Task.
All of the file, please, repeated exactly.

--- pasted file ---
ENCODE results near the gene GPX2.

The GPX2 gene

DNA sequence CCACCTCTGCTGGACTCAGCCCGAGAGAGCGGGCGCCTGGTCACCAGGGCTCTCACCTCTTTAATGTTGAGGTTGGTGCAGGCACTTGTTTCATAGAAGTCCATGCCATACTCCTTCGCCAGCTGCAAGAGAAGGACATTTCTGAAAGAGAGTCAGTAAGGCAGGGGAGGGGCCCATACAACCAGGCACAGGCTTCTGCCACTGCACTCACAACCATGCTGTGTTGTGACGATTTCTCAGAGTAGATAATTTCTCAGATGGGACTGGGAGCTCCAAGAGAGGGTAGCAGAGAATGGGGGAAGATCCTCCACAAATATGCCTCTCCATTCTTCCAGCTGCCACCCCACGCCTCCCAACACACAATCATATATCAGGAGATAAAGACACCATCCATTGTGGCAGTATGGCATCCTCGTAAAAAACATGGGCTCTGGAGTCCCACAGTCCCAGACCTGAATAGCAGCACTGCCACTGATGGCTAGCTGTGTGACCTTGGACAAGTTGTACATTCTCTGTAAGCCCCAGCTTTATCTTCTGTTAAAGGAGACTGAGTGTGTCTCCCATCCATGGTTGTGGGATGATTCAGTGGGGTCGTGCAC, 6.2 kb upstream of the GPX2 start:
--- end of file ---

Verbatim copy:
ENCODE results near the gene GPX2.

The GPX2 gene

DNA sequence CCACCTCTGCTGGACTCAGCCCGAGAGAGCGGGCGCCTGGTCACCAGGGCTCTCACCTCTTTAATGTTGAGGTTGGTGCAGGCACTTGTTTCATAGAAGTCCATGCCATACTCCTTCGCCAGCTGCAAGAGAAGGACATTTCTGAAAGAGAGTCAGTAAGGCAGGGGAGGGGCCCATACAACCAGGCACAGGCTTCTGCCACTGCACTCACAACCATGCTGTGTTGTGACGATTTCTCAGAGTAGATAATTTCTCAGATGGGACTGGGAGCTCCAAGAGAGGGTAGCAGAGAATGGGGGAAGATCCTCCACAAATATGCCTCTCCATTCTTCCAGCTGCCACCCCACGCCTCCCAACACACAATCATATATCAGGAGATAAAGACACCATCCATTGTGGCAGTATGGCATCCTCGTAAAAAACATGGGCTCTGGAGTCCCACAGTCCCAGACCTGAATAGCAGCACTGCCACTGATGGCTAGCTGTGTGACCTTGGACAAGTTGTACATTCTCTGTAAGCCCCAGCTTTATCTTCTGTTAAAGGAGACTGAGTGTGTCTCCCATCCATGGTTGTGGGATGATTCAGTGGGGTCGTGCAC, 6.2 kb upstream of the GPX2 start: